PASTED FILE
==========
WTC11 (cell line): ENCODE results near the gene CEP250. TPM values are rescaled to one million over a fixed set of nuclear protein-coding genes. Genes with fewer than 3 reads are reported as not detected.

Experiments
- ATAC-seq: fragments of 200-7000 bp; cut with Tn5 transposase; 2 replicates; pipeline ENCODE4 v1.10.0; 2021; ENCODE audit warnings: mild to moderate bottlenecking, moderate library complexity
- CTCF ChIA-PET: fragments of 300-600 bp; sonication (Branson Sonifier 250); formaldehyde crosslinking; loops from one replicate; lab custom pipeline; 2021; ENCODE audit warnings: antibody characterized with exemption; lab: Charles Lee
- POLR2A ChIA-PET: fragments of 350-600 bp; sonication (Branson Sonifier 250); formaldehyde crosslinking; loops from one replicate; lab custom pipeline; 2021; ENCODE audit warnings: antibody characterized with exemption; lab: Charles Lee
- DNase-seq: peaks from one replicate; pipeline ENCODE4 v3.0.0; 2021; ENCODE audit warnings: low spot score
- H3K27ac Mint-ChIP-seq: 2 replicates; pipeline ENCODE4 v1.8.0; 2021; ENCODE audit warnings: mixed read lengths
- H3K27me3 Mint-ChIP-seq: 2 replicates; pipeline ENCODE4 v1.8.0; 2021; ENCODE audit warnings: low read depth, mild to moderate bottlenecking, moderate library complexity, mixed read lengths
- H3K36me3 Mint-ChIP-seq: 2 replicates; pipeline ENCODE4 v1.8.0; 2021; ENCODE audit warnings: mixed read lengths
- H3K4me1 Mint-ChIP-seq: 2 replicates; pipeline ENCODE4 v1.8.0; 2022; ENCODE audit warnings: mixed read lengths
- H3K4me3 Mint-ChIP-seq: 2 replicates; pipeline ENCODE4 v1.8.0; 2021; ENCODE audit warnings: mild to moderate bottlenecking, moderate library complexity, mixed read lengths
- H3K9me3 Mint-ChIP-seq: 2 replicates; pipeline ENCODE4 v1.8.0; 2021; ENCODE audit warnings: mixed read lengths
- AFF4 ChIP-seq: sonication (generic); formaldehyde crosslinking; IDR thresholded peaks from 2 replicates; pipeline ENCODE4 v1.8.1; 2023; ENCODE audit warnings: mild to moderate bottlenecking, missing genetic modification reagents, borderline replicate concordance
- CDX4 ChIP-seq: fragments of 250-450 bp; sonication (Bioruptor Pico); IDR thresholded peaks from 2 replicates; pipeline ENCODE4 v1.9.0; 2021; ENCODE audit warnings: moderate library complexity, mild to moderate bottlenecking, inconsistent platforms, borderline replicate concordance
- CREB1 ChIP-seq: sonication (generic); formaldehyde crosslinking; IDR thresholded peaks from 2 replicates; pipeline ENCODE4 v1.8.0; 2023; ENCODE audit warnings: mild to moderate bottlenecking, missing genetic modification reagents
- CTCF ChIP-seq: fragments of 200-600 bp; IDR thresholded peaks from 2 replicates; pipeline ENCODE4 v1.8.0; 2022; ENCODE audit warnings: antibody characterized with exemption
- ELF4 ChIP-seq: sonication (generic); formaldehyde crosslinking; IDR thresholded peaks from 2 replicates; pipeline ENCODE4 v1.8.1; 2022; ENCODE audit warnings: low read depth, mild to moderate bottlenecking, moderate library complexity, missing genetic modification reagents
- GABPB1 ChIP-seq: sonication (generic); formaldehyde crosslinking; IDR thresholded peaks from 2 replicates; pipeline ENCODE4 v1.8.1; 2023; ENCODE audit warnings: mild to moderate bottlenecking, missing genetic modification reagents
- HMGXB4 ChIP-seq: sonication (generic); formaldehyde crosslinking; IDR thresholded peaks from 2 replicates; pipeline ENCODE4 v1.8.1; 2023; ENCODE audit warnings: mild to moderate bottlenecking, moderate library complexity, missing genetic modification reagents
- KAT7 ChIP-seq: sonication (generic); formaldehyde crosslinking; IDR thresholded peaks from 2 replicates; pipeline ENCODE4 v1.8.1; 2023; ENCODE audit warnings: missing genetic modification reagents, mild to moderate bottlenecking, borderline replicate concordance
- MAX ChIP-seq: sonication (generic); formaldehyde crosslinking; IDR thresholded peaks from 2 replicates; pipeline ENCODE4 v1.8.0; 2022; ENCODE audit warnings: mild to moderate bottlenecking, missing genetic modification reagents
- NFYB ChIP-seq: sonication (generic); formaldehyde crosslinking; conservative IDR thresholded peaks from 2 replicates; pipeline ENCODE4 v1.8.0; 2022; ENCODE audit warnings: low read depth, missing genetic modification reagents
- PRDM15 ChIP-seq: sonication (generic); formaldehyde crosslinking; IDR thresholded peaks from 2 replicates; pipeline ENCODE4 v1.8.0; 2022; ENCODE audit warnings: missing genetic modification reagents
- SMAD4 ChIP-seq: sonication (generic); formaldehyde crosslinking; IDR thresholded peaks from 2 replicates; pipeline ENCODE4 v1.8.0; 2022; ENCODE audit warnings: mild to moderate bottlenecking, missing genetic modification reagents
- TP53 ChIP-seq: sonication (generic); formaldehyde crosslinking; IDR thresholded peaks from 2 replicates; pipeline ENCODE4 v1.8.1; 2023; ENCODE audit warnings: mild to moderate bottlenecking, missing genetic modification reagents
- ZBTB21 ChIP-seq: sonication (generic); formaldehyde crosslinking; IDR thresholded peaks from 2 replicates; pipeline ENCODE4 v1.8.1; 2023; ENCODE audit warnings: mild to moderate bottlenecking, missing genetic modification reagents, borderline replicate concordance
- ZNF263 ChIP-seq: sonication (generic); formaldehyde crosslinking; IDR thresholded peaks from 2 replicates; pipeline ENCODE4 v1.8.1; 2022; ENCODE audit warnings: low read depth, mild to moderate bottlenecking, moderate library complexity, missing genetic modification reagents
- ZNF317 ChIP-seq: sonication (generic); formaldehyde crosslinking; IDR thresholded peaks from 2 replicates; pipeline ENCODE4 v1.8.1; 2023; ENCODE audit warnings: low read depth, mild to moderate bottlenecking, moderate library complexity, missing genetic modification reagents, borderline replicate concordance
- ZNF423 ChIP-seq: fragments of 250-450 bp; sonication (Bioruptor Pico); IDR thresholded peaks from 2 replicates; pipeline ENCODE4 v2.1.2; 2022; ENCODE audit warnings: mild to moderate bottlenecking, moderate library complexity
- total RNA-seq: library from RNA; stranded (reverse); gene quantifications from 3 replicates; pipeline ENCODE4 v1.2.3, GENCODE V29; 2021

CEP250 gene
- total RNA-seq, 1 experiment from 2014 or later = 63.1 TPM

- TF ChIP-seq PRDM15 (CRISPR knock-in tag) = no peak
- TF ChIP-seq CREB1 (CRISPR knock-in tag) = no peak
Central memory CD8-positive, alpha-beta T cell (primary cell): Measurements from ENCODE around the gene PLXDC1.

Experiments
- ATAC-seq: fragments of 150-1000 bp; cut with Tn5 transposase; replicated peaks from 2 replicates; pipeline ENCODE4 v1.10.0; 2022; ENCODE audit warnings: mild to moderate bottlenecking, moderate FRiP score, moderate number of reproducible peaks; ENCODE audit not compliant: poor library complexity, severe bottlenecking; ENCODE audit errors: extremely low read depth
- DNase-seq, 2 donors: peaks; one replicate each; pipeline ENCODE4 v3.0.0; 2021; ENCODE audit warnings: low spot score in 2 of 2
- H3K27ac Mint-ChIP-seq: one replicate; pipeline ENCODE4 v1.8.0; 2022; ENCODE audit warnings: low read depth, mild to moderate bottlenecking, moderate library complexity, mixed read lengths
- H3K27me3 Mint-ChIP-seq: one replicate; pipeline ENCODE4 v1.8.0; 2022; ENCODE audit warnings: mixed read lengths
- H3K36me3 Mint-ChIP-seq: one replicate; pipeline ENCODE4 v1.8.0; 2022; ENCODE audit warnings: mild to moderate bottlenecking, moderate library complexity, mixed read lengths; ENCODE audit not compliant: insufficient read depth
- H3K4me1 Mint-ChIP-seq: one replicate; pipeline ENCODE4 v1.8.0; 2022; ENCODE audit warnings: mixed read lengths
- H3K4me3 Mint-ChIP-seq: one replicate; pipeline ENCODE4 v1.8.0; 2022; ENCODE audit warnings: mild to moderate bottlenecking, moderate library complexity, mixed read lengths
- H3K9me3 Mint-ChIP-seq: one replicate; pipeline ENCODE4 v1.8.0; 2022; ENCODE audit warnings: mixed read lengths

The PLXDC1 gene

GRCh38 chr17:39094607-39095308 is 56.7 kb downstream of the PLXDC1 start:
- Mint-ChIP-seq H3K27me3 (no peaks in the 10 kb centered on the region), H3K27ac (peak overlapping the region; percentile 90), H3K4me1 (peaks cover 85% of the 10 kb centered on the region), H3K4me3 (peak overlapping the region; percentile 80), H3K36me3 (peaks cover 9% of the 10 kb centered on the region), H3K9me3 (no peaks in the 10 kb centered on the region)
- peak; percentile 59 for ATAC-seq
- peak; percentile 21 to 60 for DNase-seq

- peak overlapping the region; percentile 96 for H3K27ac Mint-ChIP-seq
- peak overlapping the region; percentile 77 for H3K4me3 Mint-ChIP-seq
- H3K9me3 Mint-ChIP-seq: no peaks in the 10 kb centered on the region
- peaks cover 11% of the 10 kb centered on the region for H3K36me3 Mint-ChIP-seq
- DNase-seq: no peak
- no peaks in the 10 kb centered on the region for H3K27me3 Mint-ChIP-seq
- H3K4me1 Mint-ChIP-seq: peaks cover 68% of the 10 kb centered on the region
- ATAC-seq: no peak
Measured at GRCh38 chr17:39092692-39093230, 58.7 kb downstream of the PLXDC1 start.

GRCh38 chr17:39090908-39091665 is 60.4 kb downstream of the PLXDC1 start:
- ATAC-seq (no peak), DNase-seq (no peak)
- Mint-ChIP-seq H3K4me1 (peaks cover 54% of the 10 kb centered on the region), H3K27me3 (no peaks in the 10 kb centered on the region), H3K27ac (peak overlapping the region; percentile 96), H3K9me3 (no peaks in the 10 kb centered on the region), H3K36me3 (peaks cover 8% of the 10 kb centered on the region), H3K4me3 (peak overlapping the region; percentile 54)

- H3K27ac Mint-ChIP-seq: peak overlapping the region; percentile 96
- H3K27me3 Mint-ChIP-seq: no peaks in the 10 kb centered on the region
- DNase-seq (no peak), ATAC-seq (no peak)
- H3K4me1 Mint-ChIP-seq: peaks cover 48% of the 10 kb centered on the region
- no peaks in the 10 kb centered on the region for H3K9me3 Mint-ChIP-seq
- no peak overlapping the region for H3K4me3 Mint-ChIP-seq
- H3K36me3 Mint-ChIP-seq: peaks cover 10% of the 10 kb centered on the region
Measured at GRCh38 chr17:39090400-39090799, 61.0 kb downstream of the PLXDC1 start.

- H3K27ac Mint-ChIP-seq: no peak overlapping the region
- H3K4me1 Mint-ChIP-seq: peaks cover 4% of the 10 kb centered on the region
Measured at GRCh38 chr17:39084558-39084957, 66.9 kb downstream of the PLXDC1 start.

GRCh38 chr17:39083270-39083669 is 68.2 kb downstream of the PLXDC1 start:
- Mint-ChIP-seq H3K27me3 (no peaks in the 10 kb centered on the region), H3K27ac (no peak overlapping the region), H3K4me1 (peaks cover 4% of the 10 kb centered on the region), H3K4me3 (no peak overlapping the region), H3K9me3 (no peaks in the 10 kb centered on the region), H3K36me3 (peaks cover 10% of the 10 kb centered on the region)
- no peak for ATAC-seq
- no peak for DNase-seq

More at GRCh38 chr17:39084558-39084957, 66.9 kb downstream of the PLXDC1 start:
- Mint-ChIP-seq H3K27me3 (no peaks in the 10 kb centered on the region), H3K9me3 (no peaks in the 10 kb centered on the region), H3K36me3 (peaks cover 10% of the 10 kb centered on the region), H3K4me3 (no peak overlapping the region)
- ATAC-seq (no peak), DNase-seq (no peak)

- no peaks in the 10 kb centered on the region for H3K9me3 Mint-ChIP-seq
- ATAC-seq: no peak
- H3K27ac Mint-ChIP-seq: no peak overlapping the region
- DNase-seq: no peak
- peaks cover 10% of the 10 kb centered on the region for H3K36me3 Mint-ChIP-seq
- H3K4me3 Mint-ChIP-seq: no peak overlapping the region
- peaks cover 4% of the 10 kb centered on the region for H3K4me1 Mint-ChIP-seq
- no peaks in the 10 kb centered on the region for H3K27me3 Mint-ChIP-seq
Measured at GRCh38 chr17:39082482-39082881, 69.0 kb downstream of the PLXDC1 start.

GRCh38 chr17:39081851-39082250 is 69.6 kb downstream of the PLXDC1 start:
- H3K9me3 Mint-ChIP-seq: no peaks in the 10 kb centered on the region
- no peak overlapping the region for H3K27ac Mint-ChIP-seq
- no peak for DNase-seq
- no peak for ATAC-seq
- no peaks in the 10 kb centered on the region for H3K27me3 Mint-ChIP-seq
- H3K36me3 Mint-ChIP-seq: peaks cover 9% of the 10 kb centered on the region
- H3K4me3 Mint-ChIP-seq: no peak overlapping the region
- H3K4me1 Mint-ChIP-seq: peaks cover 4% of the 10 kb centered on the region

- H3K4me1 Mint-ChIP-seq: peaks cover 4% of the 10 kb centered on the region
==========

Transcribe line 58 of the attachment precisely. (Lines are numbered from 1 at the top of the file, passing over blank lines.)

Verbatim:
Measured at GRCh38 chr17:39092692-39093230, 58.7 kb downstream of the PLXDC1 start.